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Car loan lingo explained

So, you’ve found your dream ride and now you’re looking at financing. Unfortunately, trying to understand some of the car loan jargon can baffle the best of us.

Below we’ve explained 6 common terms you may come across during your search, so you can confidently understand the lingo used.


This process takes place before you lock in your loan. By giving your lender the relevant financial information, they can let you know the estimated amount you may be approved for.

Some prospective buyers choose to get pre-approval before they start shopping around for a car to avoid being caught out.

Secured loan

A secured car loan means you provide your car as security for your loan.

If you fall behind on your repayments and don’t work with your lender to get back on track, your lender then has the right to sell your vehicle to clear your outstanding car loan and fees.

When you do provide your car as security, this helps to show you’re genuinely committed to repaying your loan. Because of this, it can strengthen your application and support your chances of approval, especially if you currently have a poor credit rating.

Unsecured loan

Unsecured loans require no collateral.

This means you can take out a car loan without having to offer your car (or anything else) as security.

Not all lenders offer unsecured loans, and the interest rate is generally higher because they won’t have an asset they can sell to recover the outstanding debt.

They will, however, adhere to the default process, and if you don’t work with the lender to manage the debt, a default will be listed on your credit report and your credit rating will be negatively affected.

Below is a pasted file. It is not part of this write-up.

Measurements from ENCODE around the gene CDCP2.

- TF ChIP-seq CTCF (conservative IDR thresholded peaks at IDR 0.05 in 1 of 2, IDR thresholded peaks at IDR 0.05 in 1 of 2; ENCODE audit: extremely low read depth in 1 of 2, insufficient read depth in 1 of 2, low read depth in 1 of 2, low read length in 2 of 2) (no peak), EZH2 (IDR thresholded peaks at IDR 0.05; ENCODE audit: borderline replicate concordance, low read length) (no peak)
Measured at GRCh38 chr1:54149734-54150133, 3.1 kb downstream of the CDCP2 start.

Comparison rate

A comparison rate is meant to help compare one car loan against another. This rate takes into account all the fees and charges you’ll incur over the life of your loan, whereas the interest rate only reflects the interest you’ll be charged.

Loan portability

This is a feature that allows you to switch from one security to another. So if you borrowed against your old or existing car, you could then transfer the security over to your new car after purchasing it.

Top Up facility

If you repay your car loan on time and show good conduct, some lenders will allow you to apply for a “top up” on your loan.

This means you can take your loan back to its original amount once you reach a certain threshold, and use the funds for other personal needs.

For example, at Fair Go Finance, if you have shown good repayment conduct, when you reach repaying 70% of your loan, you’re now able to apply for a top up if you’d like to.

For example, if you had a loan of $10,000 and repaid it down to $7,000, you would be able to apply for a “top up” back to $10,000 – and potentially access additional funds to use for another purpose.

Early repayment penalty fee

Some lenders will charge you a fee if you decide to pay off your loan partially or in full before the end date. If you want flexibility around your repayments, it’s worth looking for a lender that won’t charge this type of fee.

Car loans are just one of many financial commitments we make throughout our lives. We recommend you take the time to understand your car loan features and benefits, to ensure you’re getting the best suited deal for you.


Written by Bessie Hassan – a money expert at Finder


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  • I am 18 years or older
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It can be expensive to borrow small amounts of money and borrowing may not solve your money problems.

Check your options before you borrow:
For more information about other options for managing bills and debts, ring 1800 007 007 from anywhere in Australia to talk to a free and independent financial counsellor.

Talk to your electricity, gas, phone or water provider to see if you can work out a payment plan.
If you are on government benefits, ask if you can receive an advance from Centrelink.

The Australian Government’s MoneySmart Website shows you how small amount loans work and suggests other options that may help you.

* This statement is an Australian Government requirement under the National Consumer Credit Protection Act 2009.